24 March 2006

Again with the Allophilia

Allophilia is an active liking of other groups (note that it is not xenophilia, which would be the love of strangers, but it comes darn close). While lots of groups of people have respect for other groups of people, it's apparently very rare for actual liking to occur.

This weekend I met a researcher (at my boyfriend's family reunion, but he's not related to my boyfriend, god only knows) of Allophilia at Harvard, where the concept has basically been created and is being studied by their social psychology people. I'd read something about it (Harvard Alumni Magazine or NYTimes Sunday magazine - can't remember.) (No, I'm not a Harvard alum, I just happen to work for one.) But the researcher guy (whose name five days out totally escapes me)was really cool and brought up something that I think was very interesting.

They did a study in group conflict at Harvard that ran like this: a bunch of people were told to come in for a study of left/right brain characteristics. They had been randomly assigned to groups, but told they had been assigned based on whether they sorted a series of dots in a "left" or "right" way. The groups sat at two different tables in the same room and were given a series of non-competitive tasks. But the groups consistently and spontaneously made them into competitive tasks.

Which made me wonder about the things we are randomly assigned to in life. Personalities are not exactly randomly assigned to the bodies we live, nor are we randomly assigned to our parents (not even adoption is random, because the group of adoptive parents is self-selecting), we are not randomly assigned to our religions, ethnic groups, or gender. But: we do not actively chose these things (reincarntion and LDS beliefs in a pre-mortal existence notwithstanding). Which makes all of the groups we defend, imagine exist, create and reinforce the equivalent of sorting dots: it's all imaginary.

Oddly enough, this makes me very hopeful for the future. When the Human Security Report came out, people were trying to make sense of the 15 year decline in violence around the globe. At least one researcher posited that it was due to the internet. Aside from the millions (billions?) of man hours taken up by pornography, the thought was that the internet increases communication, and increased communication lowers violence. I think the internet also does a handful of other things (all of which have been written about better by others, but lets catalogue them for fun).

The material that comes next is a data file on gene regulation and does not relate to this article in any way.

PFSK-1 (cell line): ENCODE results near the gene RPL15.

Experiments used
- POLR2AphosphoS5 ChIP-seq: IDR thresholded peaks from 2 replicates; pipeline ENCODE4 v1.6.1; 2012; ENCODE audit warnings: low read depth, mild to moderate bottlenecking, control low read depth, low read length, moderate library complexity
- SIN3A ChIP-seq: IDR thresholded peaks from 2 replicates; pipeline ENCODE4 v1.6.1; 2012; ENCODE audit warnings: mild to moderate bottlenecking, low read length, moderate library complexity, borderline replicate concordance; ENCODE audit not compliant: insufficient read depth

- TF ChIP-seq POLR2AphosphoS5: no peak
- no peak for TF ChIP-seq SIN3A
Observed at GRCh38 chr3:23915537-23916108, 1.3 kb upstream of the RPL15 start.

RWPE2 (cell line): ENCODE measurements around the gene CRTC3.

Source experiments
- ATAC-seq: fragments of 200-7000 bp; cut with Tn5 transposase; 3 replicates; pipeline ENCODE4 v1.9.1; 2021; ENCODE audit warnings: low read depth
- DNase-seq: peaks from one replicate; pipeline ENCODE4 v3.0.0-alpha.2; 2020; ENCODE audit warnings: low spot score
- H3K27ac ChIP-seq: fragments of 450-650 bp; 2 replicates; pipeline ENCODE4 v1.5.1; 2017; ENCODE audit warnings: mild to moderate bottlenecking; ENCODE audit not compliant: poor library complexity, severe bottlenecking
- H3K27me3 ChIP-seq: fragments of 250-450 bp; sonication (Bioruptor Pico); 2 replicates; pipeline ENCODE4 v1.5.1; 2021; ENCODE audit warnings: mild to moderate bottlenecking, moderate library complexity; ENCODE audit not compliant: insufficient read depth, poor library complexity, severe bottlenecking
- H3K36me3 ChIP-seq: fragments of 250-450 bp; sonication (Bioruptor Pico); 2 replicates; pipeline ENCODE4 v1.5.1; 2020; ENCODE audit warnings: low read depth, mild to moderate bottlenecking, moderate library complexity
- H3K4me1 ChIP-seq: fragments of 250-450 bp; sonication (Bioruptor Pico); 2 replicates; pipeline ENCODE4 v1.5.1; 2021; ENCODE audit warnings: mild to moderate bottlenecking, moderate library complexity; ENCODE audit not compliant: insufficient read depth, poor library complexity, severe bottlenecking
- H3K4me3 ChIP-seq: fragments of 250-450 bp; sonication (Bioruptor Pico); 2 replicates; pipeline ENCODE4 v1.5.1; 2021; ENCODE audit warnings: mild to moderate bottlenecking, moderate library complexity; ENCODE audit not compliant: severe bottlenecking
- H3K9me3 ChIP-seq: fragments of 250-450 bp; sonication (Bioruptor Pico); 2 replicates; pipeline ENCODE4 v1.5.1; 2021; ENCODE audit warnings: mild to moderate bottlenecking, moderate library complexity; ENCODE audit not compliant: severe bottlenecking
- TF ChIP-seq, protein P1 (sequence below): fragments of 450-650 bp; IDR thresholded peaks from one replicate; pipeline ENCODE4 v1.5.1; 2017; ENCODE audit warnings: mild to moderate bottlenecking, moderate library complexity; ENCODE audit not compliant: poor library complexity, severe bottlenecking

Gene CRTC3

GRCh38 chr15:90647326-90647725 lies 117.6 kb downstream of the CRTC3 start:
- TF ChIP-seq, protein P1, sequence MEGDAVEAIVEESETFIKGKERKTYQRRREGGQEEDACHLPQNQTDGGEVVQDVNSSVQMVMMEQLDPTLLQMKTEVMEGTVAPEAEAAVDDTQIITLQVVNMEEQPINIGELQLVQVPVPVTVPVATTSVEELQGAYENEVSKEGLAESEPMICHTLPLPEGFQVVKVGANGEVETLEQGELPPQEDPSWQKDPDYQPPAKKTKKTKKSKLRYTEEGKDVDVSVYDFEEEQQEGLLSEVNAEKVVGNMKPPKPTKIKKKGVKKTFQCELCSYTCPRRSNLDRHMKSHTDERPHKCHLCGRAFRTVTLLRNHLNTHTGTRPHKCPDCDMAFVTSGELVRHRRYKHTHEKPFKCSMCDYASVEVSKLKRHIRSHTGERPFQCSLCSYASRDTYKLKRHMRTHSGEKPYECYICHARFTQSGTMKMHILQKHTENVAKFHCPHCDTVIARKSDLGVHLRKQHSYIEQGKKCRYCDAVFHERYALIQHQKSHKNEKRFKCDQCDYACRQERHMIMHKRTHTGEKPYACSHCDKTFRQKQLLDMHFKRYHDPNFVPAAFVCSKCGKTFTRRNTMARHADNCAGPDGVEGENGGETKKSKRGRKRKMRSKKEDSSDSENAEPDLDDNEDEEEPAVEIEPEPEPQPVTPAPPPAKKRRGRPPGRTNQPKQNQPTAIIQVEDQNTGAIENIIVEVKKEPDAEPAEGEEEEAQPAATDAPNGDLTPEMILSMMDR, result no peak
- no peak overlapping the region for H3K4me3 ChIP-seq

1) The internet eases (if not outright erases) geographical distances and boundaries. This can profoundly effect geopolitics as land and space becoming increasingly about the private and the public sphere becomes more and more abstract. In some sci-fi utopia the apogee of this would be countries that you as an individual opt-in to, pay taxes to, receive benefits from based on personal choice, these countries would then pay physical "authorities" (see: Transit, New York) for actual physical infrastructure based on the number of members each country has in an authorities jurisdiction. Thus, you could be a member of a country where it was legal for you to get an abortion, but your neighbor could belong to another country altogether. You would both be subject to different laws, police and courts. This will never happen, but the internet is affecting our concept of space, the way the electric lightbulb affected our concept of time.

2) The internet lets you construct your own virtual groups. This is awfully similar to the point above, but is somewhat different. Real world groups often have "important" factors binding them together. These "unchoosable" factors include race, gender and religion (the last to a smaller extent, since I'm sure the definition of any given religion is that you can join: if you can't join it's an ethnicity with a religious-like overlay). But on the internet, people group themselves based on interests, shared loves and hates, philosophical leanings, preferences in books, music and sex. These are things that have traditional been considered "non-important" or "pop-cultural ephemera" at best. But they prove much stronger when people who don't have all the blah-soap-opera-esque entanglements of daily life near each other have to talk with one another. This shows that most of the stuff we consider "important" is more habit, more proximity, than the things that actually bring people together.

3)Internet avatars! Yay for pretending to be somebody else! Yay for identity slippage! Yay for being anonymous! As soon as an individual realizes that the things that make them a member of one group instead of another are things they can disguise, ignore or destroy, the meaning of personality changes. Are you the personality you have when stripped of gender, race, class, religion, and ethnicity? Do you have a personality at all? How do people treat you the same? Different? The ability to look through someone else's eyes may be the most potent weapon available against violence because it can create understanding.

You can't understand something without loving it. We learned that from Ender's Game. And it's awfully hard to destroy the things we love.

And that's how stupid arbitrary dots have given me a bit more hope.


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